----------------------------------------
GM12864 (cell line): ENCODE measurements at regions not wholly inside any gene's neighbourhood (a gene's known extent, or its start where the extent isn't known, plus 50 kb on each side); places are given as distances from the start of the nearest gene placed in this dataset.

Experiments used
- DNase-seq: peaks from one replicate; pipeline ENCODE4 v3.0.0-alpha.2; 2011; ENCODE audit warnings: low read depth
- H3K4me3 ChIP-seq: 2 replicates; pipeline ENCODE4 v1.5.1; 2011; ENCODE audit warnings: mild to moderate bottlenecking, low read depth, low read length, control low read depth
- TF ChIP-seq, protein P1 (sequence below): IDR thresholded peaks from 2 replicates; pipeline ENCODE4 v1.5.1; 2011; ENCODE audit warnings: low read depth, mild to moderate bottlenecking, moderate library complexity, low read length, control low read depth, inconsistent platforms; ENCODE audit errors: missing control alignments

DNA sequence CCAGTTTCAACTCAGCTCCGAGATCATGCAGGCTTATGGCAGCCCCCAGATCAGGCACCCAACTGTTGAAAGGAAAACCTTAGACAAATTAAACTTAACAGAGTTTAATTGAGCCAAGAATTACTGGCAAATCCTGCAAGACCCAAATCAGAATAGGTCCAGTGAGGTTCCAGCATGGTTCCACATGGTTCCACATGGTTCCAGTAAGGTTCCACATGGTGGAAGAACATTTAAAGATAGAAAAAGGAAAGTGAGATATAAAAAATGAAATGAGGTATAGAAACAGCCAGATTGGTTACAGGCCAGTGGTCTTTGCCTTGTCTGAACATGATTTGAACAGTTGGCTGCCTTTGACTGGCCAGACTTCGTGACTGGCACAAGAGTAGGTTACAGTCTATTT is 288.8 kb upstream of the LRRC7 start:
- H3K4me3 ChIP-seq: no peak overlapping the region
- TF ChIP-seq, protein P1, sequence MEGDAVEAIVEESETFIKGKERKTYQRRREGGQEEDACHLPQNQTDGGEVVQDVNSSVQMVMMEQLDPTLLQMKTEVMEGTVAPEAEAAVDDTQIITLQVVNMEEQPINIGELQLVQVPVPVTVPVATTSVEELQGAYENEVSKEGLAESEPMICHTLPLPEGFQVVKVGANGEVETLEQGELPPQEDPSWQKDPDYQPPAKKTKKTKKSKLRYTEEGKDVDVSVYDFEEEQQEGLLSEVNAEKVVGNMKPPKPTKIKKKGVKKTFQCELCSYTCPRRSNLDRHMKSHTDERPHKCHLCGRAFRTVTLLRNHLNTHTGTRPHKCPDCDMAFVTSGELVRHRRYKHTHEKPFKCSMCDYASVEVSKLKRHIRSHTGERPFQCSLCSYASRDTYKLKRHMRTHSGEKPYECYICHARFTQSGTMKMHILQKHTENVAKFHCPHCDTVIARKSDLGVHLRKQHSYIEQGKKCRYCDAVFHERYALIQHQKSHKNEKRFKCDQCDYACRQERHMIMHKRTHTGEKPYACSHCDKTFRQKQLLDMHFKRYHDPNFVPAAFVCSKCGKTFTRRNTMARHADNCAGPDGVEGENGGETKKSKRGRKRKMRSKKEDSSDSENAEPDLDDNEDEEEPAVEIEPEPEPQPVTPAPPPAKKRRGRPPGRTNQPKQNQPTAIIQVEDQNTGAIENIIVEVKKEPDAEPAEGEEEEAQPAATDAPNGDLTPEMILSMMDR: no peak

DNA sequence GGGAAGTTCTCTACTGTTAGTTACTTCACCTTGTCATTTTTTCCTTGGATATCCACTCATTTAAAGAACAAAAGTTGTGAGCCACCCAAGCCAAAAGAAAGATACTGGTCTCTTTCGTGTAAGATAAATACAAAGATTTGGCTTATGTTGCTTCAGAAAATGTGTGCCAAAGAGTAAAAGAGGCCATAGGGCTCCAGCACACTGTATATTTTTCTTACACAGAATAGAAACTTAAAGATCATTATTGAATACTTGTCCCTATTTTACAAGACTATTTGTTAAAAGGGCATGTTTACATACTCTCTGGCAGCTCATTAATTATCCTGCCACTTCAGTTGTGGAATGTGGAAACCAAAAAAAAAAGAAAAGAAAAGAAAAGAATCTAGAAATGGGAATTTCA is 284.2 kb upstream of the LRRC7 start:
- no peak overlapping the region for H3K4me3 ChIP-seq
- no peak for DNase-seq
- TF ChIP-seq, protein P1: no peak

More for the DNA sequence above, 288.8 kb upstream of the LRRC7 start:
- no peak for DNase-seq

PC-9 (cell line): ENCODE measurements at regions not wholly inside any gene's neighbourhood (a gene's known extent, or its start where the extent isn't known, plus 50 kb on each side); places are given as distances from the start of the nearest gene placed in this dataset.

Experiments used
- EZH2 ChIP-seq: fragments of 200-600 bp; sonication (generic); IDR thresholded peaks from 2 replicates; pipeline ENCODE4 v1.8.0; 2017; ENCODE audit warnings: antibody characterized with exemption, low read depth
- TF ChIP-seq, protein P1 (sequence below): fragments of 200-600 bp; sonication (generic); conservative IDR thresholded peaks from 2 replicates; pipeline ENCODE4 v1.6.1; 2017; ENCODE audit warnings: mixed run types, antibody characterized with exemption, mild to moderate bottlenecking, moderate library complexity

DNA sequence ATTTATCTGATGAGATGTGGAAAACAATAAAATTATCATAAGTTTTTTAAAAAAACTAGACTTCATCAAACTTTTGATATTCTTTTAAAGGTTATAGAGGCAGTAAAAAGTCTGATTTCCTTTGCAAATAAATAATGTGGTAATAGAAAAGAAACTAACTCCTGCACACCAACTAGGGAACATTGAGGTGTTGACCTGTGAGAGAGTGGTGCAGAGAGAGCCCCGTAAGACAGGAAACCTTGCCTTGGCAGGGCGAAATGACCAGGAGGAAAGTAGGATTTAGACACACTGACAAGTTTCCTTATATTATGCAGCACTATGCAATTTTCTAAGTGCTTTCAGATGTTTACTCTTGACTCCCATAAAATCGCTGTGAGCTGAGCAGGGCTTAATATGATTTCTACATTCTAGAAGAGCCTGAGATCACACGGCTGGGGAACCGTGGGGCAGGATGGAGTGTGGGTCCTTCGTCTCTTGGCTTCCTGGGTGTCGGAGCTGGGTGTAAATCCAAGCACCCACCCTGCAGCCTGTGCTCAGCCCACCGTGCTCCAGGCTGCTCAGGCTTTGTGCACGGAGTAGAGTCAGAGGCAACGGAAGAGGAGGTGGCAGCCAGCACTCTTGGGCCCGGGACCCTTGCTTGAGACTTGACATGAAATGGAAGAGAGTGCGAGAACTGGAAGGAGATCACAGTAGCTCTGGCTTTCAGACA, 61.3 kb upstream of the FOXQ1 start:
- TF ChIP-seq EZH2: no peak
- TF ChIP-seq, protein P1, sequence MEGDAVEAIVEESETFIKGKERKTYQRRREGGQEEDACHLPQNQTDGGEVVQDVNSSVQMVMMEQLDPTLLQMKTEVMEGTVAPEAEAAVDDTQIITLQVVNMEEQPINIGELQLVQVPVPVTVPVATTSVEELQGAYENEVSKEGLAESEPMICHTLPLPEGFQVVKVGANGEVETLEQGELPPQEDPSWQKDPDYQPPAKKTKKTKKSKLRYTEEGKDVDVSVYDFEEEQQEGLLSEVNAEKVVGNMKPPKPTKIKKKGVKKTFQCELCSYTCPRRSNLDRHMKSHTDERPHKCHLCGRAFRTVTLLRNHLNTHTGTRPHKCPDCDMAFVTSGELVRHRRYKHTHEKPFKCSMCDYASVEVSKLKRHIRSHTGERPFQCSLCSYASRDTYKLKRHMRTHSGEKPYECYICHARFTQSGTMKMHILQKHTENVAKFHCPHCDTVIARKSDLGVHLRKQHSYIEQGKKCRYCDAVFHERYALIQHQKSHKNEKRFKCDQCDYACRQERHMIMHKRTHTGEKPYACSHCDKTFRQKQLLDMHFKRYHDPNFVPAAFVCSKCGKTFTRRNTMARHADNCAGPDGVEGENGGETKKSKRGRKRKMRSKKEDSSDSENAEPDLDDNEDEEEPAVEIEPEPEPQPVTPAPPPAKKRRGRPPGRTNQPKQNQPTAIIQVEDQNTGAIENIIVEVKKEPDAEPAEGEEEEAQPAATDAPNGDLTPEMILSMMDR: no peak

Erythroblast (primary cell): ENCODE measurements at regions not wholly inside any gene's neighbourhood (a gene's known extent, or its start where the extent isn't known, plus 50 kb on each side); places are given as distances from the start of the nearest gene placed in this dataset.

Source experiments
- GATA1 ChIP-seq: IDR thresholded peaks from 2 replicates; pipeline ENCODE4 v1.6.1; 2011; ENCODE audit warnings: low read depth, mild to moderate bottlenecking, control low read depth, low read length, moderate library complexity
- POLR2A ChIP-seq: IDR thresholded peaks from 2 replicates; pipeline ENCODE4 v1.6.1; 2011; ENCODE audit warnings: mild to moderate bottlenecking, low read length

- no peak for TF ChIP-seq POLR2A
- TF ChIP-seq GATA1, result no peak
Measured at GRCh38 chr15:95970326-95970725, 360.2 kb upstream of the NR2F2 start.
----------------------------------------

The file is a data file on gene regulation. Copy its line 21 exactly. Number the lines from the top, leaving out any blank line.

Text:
- TF ChIP-seq, protein P1, sequence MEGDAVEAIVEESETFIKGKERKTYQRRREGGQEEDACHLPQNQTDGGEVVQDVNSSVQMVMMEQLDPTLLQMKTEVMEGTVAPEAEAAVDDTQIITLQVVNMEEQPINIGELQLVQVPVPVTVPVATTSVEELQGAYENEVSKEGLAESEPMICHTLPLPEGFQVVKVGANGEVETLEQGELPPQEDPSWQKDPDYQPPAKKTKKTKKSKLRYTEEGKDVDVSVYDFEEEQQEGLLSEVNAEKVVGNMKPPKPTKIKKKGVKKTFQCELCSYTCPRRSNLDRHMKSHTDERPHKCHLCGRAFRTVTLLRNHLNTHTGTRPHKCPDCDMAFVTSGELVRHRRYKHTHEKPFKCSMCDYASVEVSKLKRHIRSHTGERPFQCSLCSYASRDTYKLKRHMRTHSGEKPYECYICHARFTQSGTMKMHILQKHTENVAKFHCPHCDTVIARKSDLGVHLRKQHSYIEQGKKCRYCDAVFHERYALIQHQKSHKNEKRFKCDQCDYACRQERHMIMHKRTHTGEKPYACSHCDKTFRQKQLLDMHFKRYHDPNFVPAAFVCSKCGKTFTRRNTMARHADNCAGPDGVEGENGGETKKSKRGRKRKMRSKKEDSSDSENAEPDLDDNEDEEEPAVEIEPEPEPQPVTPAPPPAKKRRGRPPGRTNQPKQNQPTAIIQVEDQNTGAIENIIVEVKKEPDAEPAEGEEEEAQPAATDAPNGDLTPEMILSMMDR: no peak